Boquete, which sits at the bottom of a dormant volcano (volcan Baru) is famous for its coffee. I did a tour with Finca Dos Jefes because it was highly recommended by Casa Pedro. They picked me at at 8:45 and after stopping to pick up a few more people we were headed up volcan Baru, on our way to their finca which produces Cafes de la Luna.
I wasn't sure quite what to expect but I was pleasantly surprised by the thoroughness of the tour. We started with a presentation on the history of coffee, its movement around the world, the financial dilemmas, and the process of preparing the beans for roasting.
Coffee originated in Ethiopia. It was actually discovered by goats, who's owner saw that his goats were hyped up and happy, following them to the source of their change in behavior (and recent addiction).
We then took a walk through part of their 7 acre farm, and learned that there are many things that can go wrong when cultivating coffee. These rust colored spots on these leaves, caused by an airborne fungus, will eventually cause the leaves to fall off, rendering the coffee less sweet, and not fit for consumption.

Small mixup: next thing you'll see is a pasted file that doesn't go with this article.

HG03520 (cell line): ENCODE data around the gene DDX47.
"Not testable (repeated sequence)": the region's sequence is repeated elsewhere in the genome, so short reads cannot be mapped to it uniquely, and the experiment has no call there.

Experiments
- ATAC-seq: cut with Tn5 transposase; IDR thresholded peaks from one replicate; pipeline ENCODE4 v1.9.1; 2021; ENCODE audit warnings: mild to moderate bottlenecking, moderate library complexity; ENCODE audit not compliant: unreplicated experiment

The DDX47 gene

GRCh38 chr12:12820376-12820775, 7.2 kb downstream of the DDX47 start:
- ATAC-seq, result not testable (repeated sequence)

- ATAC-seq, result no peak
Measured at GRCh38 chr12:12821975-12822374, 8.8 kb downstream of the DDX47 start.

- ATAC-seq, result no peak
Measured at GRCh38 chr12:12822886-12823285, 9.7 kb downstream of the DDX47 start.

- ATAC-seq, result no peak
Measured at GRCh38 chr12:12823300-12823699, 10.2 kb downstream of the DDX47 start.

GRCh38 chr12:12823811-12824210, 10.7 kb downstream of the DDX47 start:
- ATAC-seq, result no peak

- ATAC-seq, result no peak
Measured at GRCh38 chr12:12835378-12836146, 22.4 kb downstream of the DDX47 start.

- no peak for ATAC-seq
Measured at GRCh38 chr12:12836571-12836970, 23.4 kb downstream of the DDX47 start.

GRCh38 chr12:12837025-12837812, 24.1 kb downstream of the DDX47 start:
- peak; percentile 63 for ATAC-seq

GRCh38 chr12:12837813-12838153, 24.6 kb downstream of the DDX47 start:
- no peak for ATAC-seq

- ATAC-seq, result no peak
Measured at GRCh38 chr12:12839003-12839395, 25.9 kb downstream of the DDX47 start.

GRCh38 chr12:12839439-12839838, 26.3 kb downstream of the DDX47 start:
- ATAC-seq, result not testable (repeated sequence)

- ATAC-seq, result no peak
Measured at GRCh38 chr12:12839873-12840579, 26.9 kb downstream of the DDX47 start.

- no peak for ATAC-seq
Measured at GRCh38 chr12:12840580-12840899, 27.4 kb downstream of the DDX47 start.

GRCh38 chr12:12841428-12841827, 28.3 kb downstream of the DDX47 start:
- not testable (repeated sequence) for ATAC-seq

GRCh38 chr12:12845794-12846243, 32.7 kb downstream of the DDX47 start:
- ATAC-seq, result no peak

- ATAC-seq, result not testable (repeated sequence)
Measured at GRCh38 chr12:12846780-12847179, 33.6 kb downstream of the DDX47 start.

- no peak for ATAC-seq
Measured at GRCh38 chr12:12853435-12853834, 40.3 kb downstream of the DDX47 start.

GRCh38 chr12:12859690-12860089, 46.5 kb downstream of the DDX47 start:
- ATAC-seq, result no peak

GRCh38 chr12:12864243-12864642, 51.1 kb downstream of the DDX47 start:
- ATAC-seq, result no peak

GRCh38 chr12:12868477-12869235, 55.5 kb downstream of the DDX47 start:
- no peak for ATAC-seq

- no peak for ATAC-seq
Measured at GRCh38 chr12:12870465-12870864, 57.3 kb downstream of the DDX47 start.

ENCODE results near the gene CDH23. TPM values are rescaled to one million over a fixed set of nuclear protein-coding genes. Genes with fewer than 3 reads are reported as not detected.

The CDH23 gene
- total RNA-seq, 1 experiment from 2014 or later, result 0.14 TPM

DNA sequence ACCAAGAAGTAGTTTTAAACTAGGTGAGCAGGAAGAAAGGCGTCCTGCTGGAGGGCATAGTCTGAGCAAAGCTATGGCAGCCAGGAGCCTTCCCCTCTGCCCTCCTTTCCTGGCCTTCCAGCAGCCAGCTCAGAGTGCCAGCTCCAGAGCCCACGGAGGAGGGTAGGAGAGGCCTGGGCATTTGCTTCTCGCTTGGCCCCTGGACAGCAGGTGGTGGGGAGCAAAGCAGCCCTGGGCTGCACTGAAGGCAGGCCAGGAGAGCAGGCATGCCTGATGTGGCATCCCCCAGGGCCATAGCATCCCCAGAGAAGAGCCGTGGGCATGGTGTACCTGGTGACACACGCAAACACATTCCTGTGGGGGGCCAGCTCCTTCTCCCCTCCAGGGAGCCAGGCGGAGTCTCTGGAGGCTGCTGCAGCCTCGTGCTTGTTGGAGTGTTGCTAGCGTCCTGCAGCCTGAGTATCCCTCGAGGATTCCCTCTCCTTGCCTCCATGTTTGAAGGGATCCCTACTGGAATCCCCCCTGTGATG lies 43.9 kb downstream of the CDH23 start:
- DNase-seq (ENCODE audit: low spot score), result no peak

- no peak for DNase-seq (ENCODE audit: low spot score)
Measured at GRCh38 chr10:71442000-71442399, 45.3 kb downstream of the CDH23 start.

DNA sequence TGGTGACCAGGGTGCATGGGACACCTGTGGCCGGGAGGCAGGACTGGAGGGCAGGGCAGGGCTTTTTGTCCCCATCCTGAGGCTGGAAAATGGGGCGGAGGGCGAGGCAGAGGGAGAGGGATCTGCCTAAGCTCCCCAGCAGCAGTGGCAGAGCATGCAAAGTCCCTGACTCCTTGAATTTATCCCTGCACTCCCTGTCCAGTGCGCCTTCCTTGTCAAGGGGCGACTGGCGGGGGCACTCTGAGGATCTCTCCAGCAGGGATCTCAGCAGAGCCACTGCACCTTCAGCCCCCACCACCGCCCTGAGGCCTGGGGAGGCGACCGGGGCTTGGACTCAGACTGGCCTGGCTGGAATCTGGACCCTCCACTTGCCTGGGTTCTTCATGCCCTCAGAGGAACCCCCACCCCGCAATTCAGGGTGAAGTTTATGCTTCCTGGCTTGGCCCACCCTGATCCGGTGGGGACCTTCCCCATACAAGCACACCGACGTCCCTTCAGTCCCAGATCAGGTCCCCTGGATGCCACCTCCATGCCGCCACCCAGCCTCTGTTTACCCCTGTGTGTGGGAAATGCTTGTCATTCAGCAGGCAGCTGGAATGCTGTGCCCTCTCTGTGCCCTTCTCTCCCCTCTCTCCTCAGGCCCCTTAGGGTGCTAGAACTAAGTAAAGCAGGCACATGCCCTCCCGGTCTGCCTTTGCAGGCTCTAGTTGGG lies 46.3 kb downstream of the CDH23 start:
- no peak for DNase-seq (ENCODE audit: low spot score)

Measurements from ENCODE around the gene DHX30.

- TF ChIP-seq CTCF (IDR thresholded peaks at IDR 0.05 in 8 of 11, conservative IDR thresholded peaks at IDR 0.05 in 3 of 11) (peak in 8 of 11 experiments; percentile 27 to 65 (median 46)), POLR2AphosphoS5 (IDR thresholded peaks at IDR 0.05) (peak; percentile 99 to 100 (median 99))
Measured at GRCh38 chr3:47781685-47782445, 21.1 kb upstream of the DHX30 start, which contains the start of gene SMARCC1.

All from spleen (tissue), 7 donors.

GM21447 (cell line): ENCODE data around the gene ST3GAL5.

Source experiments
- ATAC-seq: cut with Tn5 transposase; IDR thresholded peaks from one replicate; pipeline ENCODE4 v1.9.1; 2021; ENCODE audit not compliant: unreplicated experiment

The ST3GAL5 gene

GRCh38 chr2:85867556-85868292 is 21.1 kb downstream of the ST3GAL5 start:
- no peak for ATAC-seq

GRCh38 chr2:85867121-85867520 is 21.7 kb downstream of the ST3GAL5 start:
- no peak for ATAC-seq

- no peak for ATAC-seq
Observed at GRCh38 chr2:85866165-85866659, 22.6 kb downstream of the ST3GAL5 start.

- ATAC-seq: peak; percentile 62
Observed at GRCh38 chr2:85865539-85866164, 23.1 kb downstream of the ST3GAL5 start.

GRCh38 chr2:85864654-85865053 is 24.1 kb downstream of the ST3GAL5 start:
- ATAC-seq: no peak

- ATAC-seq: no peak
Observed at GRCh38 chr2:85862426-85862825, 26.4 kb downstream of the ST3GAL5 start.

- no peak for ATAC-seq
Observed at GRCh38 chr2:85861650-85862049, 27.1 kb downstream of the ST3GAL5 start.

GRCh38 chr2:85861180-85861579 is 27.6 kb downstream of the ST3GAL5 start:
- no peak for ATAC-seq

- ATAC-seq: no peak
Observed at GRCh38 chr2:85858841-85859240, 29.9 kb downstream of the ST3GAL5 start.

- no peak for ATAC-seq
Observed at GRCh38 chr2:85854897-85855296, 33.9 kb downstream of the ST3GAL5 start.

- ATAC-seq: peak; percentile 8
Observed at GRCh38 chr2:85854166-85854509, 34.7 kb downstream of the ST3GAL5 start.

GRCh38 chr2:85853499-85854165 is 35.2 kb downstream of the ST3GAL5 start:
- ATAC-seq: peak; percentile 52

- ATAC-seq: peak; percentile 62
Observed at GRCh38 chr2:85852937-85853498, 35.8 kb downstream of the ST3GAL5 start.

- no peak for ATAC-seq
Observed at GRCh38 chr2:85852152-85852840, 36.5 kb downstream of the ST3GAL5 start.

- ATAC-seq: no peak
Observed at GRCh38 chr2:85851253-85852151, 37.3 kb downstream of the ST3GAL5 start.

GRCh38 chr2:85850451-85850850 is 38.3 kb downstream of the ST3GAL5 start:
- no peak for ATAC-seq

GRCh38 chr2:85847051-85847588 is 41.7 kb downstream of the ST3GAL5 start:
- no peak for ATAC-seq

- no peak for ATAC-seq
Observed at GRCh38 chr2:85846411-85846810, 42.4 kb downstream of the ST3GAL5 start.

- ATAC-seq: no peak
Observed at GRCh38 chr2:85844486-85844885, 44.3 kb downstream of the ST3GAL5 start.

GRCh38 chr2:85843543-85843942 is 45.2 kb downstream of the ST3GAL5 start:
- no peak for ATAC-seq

There are other issues like plants not getting enough magnesium, and borer beetles which lays its eggs inside the coffee bean. The larvae eats the bean after it emerges and so results in a coffee cherry with no coffee bean inside. Which is one of the reason that coffee beans must not float in water after they are picked.
This is where their coffee is dried during harvest season, which begins around October.
I love picturing what my coffee sees before it sees me.
Dos Jefes is old school, they use a mortor and pestle to remove the skins from the bean after the beans are dried.
Then we got to sample the medium and dark roasts, choosing our favorite to take home as a souvenir. The medium roast was a popular favorite.
Back when coffee shops first began opening in the 1500s intellectuals would meet there to drink coffee and to discuss societal and political issues, etc.; they were called penny universities because coffee at this time was one cent. If you bought one of these patrons a cup of joe they would share their wisdom with everyone at the 'university'.
Hence the saying, a penny for your thoughts.
No one said this to me, I just think people should know.
We roasted beans as well. Every 40 degrees or so a few beans were removed from the roaster so we could see how the color changes with time. The beans are heated until about 430 degrees for a medium roast.
The manager and the tour group celebrated coffee bean roasting with a cerveza (plus the manager thinks that watching beans cool is boring).
Finca de la Luna is an amazing company. They are passionate about their product, are super knowledgeable, and help out the local community. They recently worked with the Peace Corps to fund a project which gave local indigenous kids a dorm room to sleep in so they can attend school which was otherwise a 3 hour walk each way daily.
What a great experience this has been.